Extending connectivity – and the tremendous potential for social, economic and human development it brings – is critical. “The digital divide is very much still with us, a divide of geography and gender, of education and resources. It is imperative that we continue to work to close that digital divide,” urged ITU Secretary-General Houlin Zhao.
Summarizing the challenges involved in tackling digital exclusion, Air Chief Marshal Prajin Juntong, Deputy Prime Minister of Thailand and Acting Minister of Digital Economy and Society, focused on four key pillars of activity, which resonated throughout the discussion: the digital economy, connectivity, cyber-security and capacity building.
“Governments must create policies that focus on citizen empowerment, digital skills and the creation of a business environment that allows business to grow by leveraging technology,” he said, citing the example of Thailand’s dynamic SME and entrepreneurship ecosystem.
What extending connectivity means in practice may vary greatly. The European Commission’s Digital Single Market strategy, explained Fátima Barros, Chair of Portuguese regulator ANACOM, puts digital centre stage to grow the economy within and across the region. Its ambitious new broadband targets aim for at least 100 Mbps download speed for all households, 1 Gigabit for institutions such as hospitals and universities, and full 5G wireless broadband coverage in urban areas and major transport routes by 2025.
In India, the scale and nature is somewhat different – as R. S. Sharma, Chairman of the Telecom Regulatory Authority of India (TRAI), pointed out, “45% of the unconnected are in India”, and supplying basic power is often the first priority, rather than top broadband speeds. But both Europe and India face the challenges of uniting different states with different languages and at different stages of development; and the need for large-scale investment, a technology-neutral hybrid approach to networks and regulatory reform are universal.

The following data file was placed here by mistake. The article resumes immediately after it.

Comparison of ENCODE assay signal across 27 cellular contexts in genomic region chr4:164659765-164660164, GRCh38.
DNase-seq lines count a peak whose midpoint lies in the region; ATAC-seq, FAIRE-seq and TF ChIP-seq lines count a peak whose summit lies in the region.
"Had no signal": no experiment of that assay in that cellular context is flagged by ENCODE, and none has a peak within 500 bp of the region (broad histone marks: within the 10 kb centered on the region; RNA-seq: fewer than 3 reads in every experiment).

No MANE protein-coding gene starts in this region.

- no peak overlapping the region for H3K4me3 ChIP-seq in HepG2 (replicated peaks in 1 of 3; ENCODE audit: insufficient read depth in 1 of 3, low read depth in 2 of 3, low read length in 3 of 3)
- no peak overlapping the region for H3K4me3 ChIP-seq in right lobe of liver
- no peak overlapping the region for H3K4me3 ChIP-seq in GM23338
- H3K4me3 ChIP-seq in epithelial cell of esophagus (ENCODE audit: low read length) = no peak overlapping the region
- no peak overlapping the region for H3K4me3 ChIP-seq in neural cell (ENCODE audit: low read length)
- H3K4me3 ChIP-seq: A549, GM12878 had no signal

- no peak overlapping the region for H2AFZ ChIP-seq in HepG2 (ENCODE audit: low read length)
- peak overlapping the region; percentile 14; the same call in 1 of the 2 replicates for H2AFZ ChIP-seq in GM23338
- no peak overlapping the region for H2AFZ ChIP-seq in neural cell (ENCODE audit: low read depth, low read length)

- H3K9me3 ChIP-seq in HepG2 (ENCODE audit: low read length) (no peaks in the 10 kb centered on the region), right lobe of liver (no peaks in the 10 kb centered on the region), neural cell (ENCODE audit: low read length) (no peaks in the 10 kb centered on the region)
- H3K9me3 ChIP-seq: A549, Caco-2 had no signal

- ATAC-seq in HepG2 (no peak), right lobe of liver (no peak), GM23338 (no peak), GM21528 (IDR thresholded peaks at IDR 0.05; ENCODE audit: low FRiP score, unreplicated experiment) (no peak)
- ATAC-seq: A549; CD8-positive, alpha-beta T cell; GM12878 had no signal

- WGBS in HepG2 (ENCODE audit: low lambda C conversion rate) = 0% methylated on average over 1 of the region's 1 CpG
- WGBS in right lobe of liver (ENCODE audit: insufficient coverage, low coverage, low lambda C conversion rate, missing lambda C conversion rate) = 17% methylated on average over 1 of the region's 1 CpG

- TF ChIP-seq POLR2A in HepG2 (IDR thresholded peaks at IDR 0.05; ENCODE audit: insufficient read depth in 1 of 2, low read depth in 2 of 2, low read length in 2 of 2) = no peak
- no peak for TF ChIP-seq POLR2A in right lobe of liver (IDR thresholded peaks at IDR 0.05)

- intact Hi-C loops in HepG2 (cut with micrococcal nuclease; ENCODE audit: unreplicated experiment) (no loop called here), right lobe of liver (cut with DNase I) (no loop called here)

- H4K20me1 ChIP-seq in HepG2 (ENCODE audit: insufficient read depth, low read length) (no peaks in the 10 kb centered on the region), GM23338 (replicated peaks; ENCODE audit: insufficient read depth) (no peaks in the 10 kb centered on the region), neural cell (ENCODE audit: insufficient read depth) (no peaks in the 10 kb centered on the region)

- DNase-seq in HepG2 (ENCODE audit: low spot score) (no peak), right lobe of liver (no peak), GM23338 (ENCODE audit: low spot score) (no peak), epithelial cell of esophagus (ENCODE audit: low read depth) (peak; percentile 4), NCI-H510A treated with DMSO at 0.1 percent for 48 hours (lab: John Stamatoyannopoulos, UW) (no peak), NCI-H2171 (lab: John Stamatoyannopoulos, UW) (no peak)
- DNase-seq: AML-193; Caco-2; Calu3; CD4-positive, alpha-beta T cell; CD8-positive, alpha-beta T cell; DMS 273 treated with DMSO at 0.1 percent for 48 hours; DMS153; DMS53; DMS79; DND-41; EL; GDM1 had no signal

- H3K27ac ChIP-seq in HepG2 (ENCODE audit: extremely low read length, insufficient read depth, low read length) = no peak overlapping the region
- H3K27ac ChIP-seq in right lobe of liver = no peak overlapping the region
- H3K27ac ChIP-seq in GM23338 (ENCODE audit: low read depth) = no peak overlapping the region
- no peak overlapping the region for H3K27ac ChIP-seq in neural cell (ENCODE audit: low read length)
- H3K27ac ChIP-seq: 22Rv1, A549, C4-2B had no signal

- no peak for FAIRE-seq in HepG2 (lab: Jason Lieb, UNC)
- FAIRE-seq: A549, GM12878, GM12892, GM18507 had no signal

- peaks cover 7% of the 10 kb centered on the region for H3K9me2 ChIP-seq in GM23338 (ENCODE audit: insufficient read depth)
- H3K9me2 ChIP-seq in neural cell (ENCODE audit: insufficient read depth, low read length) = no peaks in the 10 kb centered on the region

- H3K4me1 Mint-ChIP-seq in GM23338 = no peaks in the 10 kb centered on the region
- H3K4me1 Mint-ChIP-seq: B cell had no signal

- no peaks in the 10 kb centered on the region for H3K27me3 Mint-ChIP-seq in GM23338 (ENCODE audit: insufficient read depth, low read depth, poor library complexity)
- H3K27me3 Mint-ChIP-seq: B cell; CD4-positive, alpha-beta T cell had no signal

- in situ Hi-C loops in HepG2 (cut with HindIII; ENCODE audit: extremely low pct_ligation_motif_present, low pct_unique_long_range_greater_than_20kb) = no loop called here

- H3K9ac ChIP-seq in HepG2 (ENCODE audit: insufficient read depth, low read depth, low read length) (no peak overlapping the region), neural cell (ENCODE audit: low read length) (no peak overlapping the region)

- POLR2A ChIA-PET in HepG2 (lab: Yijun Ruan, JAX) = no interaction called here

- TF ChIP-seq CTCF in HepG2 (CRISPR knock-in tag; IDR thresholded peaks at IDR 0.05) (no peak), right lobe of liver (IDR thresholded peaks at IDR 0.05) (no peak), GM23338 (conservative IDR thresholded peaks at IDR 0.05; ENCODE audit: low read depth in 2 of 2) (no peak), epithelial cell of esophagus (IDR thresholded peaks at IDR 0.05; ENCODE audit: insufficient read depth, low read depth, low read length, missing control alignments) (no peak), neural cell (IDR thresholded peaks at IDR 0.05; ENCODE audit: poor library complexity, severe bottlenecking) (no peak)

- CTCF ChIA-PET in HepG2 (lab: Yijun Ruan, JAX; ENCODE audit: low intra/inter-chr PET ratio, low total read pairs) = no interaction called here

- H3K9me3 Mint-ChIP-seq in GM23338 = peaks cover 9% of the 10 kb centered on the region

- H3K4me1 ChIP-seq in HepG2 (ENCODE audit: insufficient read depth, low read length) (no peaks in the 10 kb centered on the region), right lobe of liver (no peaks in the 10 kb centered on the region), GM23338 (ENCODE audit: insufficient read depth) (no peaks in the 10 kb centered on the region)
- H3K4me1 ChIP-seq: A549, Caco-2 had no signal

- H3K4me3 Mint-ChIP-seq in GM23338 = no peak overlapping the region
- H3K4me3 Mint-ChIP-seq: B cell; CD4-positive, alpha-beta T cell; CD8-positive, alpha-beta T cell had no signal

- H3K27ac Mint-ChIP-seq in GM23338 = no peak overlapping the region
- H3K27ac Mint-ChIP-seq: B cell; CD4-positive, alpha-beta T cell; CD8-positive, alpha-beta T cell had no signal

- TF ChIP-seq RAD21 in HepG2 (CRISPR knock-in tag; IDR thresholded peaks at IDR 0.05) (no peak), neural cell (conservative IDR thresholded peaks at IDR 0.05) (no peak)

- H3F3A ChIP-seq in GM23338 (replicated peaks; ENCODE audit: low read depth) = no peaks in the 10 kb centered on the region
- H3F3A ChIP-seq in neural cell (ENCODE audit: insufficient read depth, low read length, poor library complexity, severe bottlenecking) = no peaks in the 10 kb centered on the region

The government’s Digital India initiative will digitally empower society and transform the country, explained Sharma, through three parallel strands of development: infrastructure, including digital identity data in the cloud; software; and the services riding on top. Providing those services, whether in education, agriculture, health or any other sector, will only be possible through collaboration and partnership.
New regulatory approaches must enable open standards, software and systems to break down silos, encourage multiple technologies and ensure growth. For Barros, it is a balancing act: “The big challenge to achieving connectivity is keeping the goal of building the single market whilst sustaining competition.”
Dr Mukhisa Kituyi, Secretary-General of the United Nations Conference on Trade and Development (UNCTAD) noted that finding “a confluence of interests, a dialogue” between regulators and international ICT organizations is critical, as often “the regulator is so far behind, but the state doesn’t know that it doesn’t know”.
Regulation needs to adjust to encourage entrepreneurship, digital inclusion and sustainability.
Regulation needs to adjust to encourage entrepreneurship, digital inclusion and sustainability, he urged. The digital economy moves us away from the flawed top-down architecture, empowering the edge of the network. The economic powerhouse of the digital economy are young people and small buisnesses, “the sector with the biggest growth and the biggest effect on society”.